Before I dive in, let me begin with a simple story.
There was once a local bistro at the heart of the town which had the fortune of serving a perpetual crowd of diners at all hours. Though there were many big chains with better food options in the town, the local residents of the town got so accustomed to the warm atmosphere and the cheerful woman who tended to the customers that they never gave a thought to visit the other delis. Envious of the growing popularity of the waitress, the owner unthinkingly, in a fit of jealousy decided to mess up some orders of the woman.
Over the coming days, he continued to create troubles for the poor employee till one day, he declared that he had to fire her. Feeling the animosity, the owner of the bistro had for the woman adored, people started to think twice before going there. Even as the sales dipped; however, the owner revelled in the perverse pleasure he got from ousting the waitress and being in charge of the little kingdom his bistro was.
No detail of the story I just narrated made any sense but well, hatred is like that. Rarely does it make sense.
The same is the story of the average Indian Hindu’s love for hating a fellow Indian Muslim. The tragic story of the envious owner of the bistro is the story of Indians taking pride in the “unity in diversity” principle that constitutes the cultural fabric of India, and then going on to tear the seams of the same fabric. I would not attempt to shroud the fact that Indians ever cohabited in a space of inter-religious and inter-caste harmony. Communal tensions were always present, and so was the dominance of the upper-caste Hindus over the supposedly lower-castes, of the Hindus over Muslims and in events, of hatred when the constitutional principles of ‘fraternity’ were made a mockery of, the minorities suffered far deeper wounds.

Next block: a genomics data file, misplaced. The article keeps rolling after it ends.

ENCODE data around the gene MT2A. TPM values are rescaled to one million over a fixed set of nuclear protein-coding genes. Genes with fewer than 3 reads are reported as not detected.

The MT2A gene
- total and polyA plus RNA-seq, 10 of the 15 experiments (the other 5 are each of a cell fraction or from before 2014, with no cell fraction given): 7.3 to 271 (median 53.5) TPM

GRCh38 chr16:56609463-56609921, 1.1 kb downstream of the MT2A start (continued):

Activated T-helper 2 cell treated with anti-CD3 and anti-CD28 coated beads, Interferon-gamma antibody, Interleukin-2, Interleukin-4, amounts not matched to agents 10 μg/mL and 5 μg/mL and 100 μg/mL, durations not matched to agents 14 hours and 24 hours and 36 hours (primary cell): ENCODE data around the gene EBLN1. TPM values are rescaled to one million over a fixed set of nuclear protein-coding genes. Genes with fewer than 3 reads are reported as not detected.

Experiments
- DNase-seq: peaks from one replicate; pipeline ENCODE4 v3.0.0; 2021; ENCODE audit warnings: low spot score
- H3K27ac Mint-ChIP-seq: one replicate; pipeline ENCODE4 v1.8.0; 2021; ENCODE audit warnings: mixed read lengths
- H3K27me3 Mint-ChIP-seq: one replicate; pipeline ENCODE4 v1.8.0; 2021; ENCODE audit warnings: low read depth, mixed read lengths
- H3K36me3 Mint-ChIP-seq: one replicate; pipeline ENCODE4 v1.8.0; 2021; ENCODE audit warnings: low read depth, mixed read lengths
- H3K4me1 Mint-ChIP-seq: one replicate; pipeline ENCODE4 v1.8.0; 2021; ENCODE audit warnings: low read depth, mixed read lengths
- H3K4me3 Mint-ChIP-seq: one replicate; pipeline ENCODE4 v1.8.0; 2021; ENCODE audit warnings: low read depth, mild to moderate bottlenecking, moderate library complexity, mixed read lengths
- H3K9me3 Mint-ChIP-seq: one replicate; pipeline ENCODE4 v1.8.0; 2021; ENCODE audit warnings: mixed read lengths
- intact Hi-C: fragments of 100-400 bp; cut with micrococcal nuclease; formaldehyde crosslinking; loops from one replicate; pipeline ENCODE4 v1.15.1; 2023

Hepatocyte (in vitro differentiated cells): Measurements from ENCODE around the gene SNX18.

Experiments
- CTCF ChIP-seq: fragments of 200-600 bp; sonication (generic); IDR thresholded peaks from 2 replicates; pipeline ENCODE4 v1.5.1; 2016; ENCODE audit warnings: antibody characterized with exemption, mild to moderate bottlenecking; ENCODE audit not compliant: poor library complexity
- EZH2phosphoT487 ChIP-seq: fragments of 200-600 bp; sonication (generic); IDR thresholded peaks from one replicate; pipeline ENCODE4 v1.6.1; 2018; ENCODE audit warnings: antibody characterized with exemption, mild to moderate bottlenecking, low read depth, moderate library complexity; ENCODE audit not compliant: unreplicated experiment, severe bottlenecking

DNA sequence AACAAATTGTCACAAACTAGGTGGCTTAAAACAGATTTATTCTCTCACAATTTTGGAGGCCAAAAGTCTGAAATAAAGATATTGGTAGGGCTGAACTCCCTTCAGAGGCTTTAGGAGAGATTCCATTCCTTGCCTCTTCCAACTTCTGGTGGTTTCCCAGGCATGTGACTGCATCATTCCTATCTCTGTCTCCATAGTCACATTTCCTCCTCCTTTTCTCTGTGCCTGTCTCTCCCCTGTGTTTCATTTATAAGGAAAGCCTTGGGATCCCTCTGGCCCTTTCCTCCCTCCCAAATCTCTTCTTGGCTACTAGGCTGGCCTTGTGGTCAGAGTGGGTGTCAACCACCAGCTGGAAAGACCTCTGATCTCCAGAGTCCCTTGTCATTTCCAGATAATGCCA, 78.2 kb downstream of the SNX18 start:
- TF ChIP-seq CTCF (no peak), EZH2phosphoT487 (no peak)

However, it is only recently that these stories of communal frenzy keeping people from different faiths to cherish marital bliss not far from our town would not be so common after all. These few incidents of communal hatred in the name of ‘love jihad‘ would have gained the legitimacy of law. Under the regime of a Hindu nationalist government that openly advocates conservative ideologies and beliefs, this was already foreseen by most of us. While the right-wingers had hoped for it, the leftists and the minorities had expected it, fearful of the dark labyrinth of future that lied ahead of us.